skip to content

Darwin Correspondence Project

From A. S. Wilson   6 August 1878

124 Bothwell Street. | Glasgow.

6th Aug. 1878.

Charles Darwin Esq.

Dear Sir,

A fortnight or three weeks ago I found while in the island of Arran, the flowers of Erythraea Centaurium, in tolerable abundance.1 They had styles shorter than the stamens, and at first this seemed to be universal, but on examining one of the specimens I had lifted I found it was different from the rest, the style being much longer than the stamens so that the stigma was a good way above them, just as happens in Menyanthes trifoliata.—2 On reaching home I placed the pollen grains from the two forms under the microscope, and found that exactly as in the case of the bog-bean, whose pollen grains I had examined previously, the two forms were perfectly distinct. The pollen-grains from the anthers of the long styled form were smaller, in size and more spherical than those of the short styled form, which were, elliptical or Cassava seed-shaped,— I have not yet had an opportunity of repeating the observations on other specimens— there seems however, little doubt—that the plant is truly dimorphic.3 Since I have troubled you with the above, I may at the same time mention, having found this summer on the top of Ben Lawers three forms of Silene Acaulis,—male, female and perfect hermaphrodite flowers on distinct plants.4 The female flowers resembled those of the female form of the gynodioecious Thymus Serpillum in that the corolla was small, pale, and without markings.—5 According to Axell, Silene Inflata is trimorphic or rather polygamous, but Herman Muller makes no mention of S. acaulis which is described as ‘subdioecious’ in Hooker.—6 Nor is Erythraea, described in Müller’s ‘Befruchtung’, as dimorphic and therefore I have taken the liberty of writing you.7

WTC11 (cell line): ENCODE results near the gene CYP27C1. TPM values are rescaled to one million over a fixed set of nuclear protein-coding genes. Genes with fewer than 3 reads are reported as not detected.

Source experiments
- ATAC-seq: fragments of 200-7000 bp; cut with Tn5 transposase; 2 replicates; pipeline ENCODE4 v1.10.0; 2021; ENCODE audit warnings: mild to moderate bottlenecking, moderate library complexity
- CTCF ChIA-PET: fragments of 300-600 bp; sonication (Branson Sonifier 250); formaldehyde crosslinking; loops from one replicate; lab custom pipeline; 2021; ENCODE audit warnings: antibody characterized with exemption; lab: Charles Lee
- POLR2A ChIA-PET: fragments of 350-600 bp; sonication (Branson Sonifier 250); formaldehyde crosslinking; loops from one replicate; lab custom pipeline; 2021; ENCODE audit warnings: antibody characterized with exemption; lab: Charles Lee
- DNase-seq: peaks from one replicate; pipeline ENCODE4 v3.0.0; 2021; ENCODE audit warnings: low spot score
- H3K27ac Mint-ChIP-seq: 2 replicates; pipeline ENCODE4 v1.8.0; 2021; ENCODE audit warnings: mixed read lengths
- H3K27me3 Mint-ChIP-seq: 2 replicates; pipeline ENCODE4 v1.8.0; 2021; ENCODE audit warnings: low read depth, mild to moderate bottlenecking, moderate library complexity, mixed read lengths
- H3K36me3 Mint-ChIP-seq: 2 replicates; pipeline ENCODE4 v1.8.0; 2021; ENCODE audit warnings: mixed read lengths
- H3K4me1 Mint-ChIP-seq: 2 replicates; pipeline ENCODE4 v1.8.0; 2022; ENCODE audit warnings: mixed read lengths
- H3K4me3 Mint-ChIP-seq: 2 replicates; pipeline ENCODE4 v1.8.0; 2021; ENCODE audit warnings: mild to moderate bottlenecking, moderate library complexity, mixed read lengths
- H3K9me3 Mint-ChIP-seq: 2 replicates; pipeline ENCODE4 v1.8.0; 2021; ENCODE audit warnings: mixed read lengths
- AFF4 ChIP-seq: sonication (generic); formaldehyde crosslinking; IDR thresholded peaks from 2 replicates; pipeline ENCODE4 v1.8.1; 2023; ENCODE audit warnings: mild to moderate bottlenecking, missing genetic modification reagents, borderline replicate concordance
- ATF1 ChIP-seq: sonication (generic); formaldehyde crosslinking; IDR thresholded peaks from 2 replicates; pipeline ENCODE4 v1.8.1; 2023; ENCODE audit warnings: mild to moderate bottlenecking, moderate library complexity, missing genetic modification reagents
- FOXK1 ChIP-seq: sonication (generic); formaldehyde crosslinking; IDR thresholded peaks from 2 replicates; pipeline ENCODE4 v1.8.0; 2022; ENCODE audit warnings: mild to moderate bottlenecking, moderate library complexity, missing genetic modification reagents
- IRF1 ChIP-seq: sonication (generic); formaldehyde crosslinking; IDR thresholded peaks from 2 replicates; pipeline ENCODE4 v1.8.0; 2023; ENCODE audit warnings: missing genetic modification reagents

Perhaps you will pardon me if I refer to one other observation I made, on Saturday last,—in reference to the fertilisation of Schrofularia Nodosa.—8 For a long time I have been trying to find an explanation of the fact that in insect-fertilized flowers,—we usually have proterogynous dichogamy associated with an inconspicuous corolla,— It is difficult to see in what way an inconspicous corolla can be advantageous to a plant dependent on insect visits, for cross fertilisation; And more over another difficulty presents itself, As is well known a bee visiting a plant usually begins with the lower flowers, and goes regularly up, in proterandrous flowers where the infloresence is basifugal were the bee to reverse its course the whole elaborate arrangement for cross fertilisation would be upset for the insect would simply bring pollen from the upper younger, male flowers and deposit it on the stigmas of the older ones low-down—and would finally leave the plant carrying off very little, pollen. In like manner in a proterogynous plant with basifugal developing inflorescence were an insect to begin at the older, lower flowers, which are in the second or male stage, it would simply take the pollen to the younger female flowers higher up the stem, and would finally leave the plant with little or no pollen. In this way the chances of crossing would be greatly lessened. Now what I noticed was this that a wasp visiting Scrofularia Nodosa, alighted on the top flower and went from flower to flower somewhat irregularly, but after completing a downward spiral or two left the plant from the oldest and lowest flower!— It would appear from this that such plants are adapted for fertilization by insects having a different habit, from the bees.—